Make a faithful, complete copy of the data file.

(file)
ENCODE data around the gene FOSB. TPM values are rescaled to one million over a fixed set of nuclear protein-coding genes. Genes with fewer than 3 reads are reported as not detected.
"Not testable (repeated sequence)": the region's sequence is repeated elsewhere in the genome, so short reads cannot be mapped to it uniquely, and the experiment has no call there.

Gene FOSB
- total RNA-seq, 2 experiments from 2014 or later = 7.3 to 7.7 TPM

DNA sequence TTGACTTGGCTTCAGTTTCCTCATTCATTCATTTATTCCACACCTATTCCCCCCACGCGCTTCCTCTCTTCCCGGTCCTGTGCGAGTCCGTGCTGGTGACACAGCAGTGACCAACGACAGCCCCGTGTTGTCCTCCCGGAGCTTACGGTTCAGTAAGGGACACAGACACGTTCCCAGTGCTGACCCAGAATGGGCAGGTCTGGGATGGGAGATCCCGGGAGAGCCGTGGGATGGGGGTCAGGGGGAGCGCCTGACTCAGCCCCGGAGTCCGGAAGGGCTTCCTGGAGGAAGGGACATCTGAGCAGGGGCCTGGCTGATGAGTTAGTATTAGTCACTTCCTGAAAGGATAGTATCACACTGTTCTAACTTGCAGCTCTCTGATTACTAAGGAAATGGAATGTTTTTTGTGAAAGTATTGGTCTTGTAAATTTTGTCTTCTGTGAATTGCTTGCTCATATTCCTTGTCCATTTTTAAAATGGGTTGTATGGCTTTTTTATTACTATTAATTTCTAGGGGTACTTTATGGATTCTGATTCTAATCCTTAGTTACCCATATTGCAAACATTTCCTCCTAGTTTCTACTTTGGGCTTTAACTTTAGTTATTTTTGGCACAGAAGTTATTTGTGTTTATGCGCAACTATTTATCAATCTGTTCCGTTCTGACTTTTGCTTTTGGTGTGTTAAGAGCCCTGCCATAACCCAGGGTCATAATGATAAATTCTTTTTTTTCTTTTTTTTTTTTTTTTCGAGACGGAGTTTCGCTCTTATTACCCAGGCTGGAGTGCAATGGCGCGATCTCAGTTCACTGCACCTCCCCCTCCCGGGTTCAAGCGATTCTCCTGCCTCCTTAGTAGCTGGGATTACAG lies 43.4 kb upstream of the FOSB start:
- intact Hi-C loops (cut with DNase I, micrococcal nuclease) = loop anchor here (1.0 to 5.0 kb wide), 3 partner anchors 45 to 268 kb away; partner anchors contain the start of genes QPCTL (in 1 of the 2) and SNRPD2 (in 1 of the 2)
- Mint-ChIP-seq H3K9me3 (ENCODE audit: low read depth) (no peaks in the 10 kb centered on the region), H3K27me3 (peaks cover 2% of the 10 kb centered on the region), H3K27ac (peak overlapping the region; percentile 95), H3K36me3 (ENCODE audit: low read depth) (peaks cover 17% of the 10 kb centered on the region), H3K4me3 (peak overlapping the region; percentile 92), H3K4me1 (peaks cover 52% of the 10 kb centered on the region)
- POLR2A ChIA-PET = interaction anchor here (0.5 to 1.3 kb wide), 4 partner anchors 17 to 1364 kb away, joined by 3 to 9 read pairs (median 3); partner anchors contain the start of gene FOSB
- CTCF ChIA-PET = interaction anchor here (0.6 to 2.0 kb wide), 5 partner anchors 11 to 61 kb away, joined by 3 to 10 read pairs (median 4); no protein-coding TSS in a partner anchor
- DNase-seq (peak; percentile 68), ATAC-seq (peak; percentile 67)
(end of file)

ENCODE data around the gene FOSB. TPM values are rescaled to one million over a fixed set of nuclear protein-coding genes. Genes with fewer than 3 reads are reported as not detected.
"Not testable (repeated sequence)": the region's sequence is repeated elsewhere in the genome, so short reads cannot be mapped to it uniquely, and the experiment has no call there.

Gene FOSB
- total RNA-seq, 2 experiments from 2014 or later = 7.3 to 7.7 TPM

DNA sequence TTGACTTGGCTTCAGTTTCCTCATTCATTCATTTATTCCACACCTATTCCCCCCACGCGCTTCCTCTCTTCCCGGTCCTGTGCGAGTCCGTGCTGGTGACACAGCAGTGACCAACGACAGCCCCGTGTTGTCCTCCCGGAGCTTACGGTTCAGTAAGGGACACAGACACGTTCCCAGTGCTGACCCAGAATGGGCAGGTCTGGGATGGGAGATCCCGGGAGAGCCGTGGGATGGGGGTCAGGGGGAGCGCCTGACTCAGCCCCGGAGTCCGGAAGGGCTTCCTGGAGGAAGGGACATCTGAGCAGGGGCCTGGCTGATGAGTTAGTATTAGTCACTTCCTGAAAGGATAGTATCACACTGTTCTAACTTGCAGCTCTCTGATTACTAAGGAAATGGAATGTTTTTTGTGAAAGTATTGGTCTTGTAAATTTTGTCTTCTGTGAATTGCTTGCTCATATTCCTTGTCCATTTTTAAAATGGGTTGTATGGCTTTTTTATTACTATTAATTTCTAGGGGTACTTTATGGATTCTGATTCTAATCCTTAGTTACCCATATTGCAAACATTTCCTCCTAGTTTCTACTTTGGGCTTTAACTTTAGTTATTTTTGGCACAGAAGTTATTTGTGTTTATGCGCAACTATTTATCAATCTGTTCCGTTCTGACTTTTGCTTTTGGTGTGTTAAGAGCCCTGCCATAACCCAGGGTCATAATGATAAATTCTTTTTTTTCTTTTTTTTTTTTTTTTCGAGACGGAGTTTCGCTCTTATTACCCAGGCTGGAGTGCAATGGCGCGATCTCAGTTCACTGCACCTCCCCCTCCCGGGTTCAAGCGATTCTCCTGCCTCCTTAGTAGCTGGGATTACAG lies 43.4 kb upstream of the FOSB start:
- intact Hi-C loops (cut with DNase I, micrococcal nuclease) = loop anchor here (1.0 to 5.0 kb wide), 3 partner anchors 45 to 268 kb away; partner anchors contain the start of genes QPCTL (in 1 of the 2) and SNRPD2 (in 1 of the 2)
- Mint-ChIP-seq H3K9me3 (ENCODE audit: low read depth) (no peaks in the 10 kb centered on the region), H3K27me3 (peaks cover 2% of the 10 kb centered on the region), H3K27ac (peak overlapping the region; percentile 95), H3K36me3 (ENCODE audit: low read depth) (peaks cover 17% of the 10 kb centered on the region), H3K4me3 (peak overlapping the region; percentile 92), H3K4me1 (peaks cover 52% of the 10 kb centered on the region)
- POLR2A ChIA-PET = interaction anchor here (0.5 to 1.3 kb wide), 4 partner anchors 17 to 1364 kb away, joined by 3 to 9 read pairs (median 3); partner anchors contain the start of gene FOSB
- CTCF ChIA-PET = interaction anchor here (0.6 to 2.0 kb wide), 5 partner anchors 11 to 61 kb away, joined by 3 to 10 read pairs (median 4); no protein-coding TSS in a partner anchor
- DNase-seq (peak; percentile 68), ATAC-seq (peak; percentile 67)